The second son of Joseph Appleby, the founder of the firm of Joseph Appleby and Sons, corn merchants and millers, who owned mills in Enfield, Blackburn and Liverpool, all dependent on the Leeds and Liverpool Canal.
Educated at Milnshaw by Dr. Bayley and later at the Grange School, Thorpe-Arch, near.Tadcaster, Yorkshire, he was about twenty years of age when he started to show an interest in his father's business at the Enfield Corn Mills and a few years later he was taken into partnership.
He started his cricket with the Enfield Club in 1861, when eighteen years old and developed into a fine all-round cricketer under the watchful eye of the Yorkshire professionals John Berry and William Iddison. Six feet tall and weighing thirteen stone, he was a free hitting left-hand batsman and a fast-medium left-hand bowler, with a round-arm action. He usually fielded at slip.
In 1862 he played for Enfield in the famous "Bull's Run" match. Enfield defeated Church by ten wickets and sods were thrown after the match causing a near-riot. The Enfielders drove the Churchites out of the ground but the "Ecclesiastics" returned the charge. Finally the Enfield lads drove their opponents right back to Church.
On 12th and 13th September 1862 he played for the Gentlemen of North Lancashire against the Players of North Lancashire at Whalley, for the benefit of W.Selby, W.Hudson and Harry Lillywhite, local professionals. He scored 5 and 11 not out and took four wickets in the Players first innings.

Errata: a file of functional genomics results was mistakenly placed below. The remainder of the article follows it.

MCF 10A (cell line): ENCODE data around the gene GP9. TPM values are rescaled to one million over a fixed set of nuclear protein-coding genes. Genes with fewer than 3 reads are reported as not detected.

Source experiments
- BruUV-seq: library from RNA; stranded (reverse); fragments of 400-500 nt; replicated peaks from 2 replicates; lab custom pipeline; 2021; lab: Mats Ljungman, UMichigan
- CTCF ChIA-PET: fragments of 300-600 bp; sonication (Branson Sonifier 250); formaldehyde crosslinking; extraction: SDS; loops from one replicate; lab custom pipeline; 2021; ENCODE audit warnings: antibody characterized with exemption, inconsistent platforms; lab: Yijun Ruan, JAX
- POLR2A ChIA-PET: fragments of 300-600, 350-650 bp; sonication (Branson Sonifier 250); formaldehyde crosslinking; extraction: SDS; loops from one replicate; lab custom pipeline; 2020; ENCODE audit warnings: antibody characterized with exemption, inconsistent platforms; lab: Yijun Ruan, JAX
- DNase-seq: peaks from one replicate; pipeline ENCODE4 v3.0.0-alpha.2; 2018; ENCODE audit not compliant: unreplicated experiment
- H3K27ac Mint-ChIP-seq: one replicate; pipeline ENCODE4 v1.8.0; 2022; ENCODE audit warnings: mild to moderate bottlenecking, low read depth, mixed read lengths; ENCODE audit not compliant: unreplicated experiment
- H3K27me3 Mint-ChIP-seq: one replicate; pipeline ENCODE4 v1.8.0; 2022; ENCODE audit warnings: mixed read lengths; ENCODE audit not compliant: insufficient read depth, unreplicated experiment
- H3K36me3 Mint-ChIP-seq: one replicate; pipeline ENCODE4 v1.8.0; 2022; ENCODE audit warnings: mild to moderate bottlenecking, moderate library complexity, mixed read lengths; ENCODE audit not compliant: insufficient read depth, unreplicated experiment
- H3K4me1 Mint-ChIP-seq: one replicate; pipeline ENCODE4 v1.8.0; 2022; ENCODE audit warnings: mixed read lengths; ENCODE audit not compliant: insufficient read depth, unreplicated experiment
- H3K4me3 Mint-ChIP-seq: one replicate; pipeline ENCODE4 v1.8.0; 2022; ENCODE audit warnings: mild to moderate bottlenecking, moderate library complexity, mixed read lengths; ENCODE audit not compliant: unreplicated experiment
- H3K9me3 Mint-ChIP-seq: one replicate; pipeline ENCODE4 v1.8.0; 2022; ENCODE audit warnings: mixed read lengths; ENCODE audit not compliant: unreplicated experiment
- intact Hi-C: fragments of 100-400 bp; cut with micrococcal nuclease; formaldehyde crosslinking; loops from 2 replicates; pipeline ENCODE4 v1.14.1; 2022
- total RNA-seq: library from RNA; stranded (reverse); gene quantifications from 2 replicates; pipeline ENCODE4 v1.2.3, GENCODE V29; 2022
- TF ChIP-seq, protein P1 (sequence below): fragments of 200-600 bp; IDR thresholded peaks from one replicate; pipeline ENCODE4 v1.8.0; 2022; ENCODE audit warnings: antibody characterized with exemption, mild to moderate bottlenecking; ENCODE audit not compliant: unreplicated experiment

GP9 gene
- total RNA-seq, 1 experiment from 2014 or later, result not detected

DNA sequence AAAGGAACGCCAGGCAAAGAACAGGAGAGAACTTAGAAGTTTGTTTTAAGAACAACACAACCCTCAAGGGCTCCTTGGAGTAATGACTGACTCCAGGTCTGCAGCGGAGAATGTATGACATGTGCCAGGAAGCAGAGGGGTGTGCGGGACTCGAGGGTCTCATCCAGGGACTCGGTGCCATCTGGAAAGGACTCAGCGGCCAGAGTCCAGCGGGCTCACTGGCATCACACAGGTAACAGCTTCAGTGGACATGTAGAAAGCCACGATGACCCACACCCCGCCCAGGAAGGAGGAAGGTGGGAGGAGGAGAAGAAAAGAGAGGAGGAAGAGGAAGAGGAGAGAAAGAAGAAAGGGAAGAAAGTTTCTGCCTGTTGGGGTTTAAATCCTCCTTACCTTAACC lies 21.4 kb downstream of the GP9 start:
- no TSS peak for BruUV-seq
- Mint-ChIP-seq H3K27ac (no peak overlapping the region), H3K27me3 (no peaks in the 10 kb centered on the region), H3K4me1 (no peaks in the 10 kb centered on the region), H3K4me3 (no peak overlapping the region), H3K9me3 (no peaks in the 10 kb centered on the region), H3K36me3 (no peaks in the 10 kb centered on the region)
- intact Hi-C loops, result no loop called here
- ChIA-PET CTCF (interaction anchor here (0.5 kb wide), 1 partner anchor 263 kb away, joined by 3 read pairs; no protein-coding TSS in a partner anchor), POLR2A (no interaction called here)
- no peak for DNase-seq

In May 1864 he played for Twenty-two of Accrington against the "English" Eleven managed by E.Willsher and E.E.Stephenson, scoring 12 runs, but not bowling.
On 15th and 16th July 1864 he was selected for the second match played by the Lancashire County Club, against Birkenhead Park at Birkenhead, when he scored 24 and 38 and took two catches. At the end of July he played for Eighteen Gentlemen of East Lancashire against the Players of East Lancashire, scoring 23 and 4 and taking two wickets in the first innings and six in the second. In August he played for the Gentlemen of Lancashire against the Gentlemen of Yorkshire, at the Broughton Club, and although he scored no runs in his only innings he took two wickets for two runs in the first innings and two wickets for one run in the second.
The following year for the Gentlemen of Lancashire against the Gentlemen of Yorkshire at the Broughton Club he scored 5 not out and took two wickets and made two stumpings.
On 23rd to 25th August 1866 on the old Wavertree Ground at Liverpool he made his debut for Lancashire in a first-class match, against Surrey. He scored 20 and 10 and bowled magnificently in the first innings, taking six wickets for thirty runs. In the second innings he conceded 42 runs for no wickets, but had bowled well enough to be asked by the Surrey secretary if he would be available for the Gentlemen v Players match the following year.